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Thomas Wentworth Higginson, Massachusetts in the Army and Navy during the war of 1861-1865, vol. 2 37 37 Browse Search
Frederick H. Dyer, Compendium of the War of the Rebellion: Regimental Histories 9 9 Browse Search
Rebellion Record: a Diary of American Events: Documents and Narratives, Volume 3. (ed. Frank Moore) 7 7 Browse Search
Col. J. Stoddard Johnston, Confederate Military History, a library of Confederate States Military History: Volume 9.1, Kentucky (ed. Clement Anselm Evans) 4 4 Browse Search
Rev. James K. Ewer , Company 3, Third Mass. Cav., Roster of the Third Massachusetts Cavalry Regiment in the war for the Union 4 4 Browse Search
Robert Underwood Johnson, Clarence Clough Buell, Battles and Leaders of the Civil War: The Opening Battles. Volume 1. 3 3 Browse Search
Caroline E. Whitcomb, History of the Second Massachusetts Battery of Light Artillery (Nims' Battery): 1861-1865, compiled from records of the Rebellion, official reports, diaries and rosters 3 3 Browse Search
William F. Fox, Lt. Col. U. S. V., Regimental Losses in the American Civil War, 1861-1865: A Treatise on the extent and nature of the mortuary losses in the Union regiments, with full and exhaustive statistics compiled from the official records on file in the state military bureaus and at Washington 2 2 Browse Search
Waitt, Ernest Linden, History of the Nineteenth regiment, Massachusetts volunteer infantry , 1861-1865 2 2 Browse Search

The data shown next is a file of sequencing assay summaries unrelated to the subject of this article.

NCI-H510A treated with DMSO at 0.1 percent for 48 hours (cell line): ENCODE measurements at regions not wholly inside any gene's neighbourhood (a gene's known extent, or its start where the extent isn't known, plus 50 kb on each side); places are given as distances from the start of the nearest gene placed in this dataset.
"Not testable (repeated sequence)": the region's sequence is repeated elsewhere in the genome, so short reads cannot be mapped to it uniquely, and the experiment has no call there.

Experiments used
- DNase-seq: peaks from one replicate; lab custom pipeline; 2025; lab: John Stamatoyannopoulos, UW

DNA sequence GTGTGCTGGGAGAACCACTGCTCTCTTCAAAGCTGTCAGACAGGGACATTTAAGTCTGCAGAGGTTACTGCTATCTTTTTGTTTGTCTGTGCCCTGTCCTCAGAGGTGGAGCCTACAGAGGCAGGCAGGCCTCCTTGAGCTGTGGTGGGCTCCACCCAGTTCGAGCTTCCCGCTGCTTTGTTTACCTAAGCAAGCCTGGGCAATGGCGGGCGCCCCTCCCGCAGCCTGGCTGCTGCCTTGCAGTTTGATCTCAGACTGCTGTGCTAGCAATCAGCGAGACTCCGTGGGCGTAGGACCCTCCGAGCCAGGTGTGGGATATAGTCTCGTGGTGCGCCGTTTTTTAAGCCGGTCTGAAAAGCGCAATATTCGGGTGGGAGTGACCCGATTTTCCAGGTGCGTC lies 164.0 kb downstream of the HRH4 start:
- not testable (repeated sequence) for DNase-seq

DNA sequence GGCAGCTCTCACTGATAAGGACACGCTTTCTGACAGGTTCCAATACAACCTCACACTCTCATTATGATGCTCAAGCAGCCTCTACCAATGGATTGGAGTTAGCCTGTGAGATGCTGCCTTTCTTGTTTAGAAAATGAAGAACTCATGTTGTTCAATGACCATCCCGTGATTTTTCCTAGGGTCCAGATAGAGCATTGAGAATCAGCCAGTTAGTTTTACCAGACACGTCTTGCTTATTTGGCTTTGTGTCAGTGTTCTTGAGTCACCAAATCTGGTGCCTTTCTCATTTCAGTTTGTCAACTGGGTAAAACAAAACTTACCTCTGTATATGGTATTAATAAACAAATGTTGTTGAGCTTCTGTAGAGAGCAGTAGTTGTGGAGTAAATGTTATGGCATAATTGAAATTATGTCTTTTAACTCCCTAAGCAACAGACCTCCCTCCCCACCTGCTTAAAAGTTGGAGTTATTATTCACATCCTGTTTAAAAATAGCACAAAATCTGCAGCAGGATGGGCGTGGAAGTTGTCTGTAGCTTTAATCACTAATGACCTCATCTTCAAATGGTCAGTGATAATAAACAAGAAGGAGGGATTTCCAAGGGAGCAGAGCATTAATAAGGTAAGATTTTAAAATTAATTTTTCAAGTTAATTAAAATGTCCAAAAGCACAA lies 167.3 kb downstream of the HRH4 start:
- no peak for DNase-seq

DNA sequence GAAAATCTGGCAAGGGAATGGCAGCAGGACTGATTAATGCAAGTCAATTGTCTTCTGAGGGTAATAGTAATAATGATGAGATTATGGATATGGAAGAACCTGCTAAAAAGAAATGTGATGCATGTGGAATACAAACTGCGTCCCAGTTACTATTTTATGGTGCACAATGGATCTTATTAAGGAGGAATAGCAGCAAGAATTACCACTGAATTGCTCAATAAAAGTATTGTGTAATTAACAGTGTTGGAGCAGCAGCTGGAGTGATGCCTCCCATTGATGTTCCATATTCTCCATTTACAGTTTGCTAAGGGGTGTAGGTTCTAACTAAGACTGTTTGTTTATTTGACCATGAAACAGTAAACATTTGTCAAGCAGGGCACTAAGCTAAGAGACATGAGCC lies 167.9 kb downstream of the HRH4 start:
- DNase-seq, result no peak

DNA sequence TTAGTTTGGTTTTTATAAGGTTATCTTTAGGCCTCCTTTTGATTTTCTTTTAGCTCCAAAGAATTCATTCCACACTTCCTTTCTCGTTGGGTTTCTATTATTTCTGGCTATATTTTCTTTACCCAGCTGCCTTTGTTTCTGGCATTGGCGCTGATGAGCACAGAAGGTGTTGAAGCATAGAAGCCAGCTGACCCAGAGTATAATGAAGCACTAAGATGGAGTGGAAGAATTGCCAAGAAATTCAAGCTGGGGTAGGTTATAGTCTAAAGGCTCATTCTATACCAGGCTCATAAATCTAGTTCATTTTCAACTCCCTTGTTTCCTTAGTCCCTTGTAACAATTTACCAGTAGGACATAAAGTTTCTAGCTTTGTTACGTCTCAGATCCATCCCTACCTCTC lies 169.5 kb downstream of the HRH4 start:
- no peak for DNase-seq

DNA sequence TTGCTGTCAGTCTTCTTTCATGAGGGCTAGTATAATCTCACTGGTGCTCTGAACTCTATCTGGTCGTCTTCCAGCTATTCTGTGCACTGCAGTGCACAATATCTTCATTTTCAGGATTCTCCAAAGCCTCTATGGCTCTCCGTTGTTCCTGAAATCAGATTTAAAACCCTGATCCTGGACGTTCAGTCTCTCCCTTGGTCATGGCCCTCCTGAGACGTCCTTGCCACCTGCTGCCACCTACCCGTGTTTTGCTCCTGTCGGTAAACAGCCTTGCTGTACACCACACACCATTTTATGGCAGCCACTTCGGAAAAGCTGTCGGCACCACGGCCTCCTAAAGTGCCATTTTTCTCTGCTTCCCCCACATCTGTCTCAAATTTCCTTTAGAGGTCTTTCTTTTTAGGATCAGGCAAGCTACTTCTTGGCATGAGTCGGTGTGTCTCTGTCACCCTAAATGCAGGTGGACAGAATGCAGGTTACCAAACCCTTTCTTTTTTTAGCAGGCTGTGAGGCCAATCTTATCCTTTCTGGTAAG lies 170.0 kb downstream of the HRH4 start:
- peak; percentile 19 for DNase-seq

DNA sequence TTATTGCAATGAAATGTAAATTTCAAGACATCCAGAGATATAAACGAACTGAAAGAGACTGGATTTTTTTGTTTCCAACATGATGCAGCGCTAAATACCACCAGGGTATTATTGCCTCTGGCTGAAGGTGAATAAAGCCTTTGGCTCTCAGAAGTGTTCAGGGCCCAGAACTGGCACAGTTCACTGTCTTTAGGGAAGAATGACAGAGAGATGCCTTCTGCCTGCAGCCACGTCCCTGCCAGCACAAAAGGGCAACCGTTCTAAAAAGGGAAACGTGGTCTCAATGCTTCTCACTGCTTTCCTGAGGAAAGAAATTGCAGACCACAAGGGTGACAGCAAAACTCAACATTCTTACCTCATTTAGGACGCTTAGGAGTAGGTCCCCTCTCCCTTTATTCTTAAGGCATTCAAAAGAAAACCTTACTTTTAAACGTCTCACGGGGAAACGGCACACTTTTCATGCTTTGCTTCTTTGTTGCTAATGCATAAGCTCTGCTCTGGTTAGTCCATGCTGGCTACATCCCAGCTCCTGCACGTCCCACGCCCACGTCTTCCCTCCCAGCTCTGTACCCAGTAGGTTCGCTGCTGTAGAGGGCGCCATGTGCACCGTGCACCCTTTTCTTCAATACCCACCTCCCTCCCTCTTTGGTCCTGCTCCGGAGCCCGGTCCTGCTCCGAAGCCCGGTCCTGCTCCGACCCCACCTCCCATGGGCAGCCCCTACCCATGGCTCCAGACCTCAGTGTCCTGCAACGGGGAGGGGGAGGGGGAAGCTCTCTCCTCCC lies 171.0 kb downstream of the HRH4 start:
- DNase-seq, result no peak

The Photographic History of The Civil War: in ten volumes, Thousands of Scenes Photographed 1861-65, with Text by many Special Authorities, Volume 10: The Armies and the Leaders. (ed. Francis Trevelyan Miller) 2 2 Browse Search
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Browsing named entities in Thomas Wentworth Higginson, Massachusetts in the Army and Navy during the war of 1861-1865, vol. 1: prelminary narrative. You can also browse the collection for November 1st, 1861 AD or search for November 1st, 1861 AD in all documents.

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of the highest character, a college graduate and the son of a clergyman, whose promotion was resisted by some of his superior officers on the express ground that, although he was an excellent first sergeant, yet a man once in the ranks should remain there. He afterwards rose by successive appointments to be captain in his own regiment. The writer has reason to think that this was one of the cases which led Governor Andrew to the strong attitude he took upon the subject in his letter of Nov. 1, 1861 (Adjutant-General's report, January, 1862, p. 72). Over brevet appointments Governor Andrew had of course no control, though he sometimes gave suggestions. These brevets were showered from the beginning of the war until long after its close, with a profusion that became an undoubted evil, and, being often the result of personal solicitation or lobbying, had much to do with that constant presence of military officers in Washington, which afforded much amusement to foreign visitors. T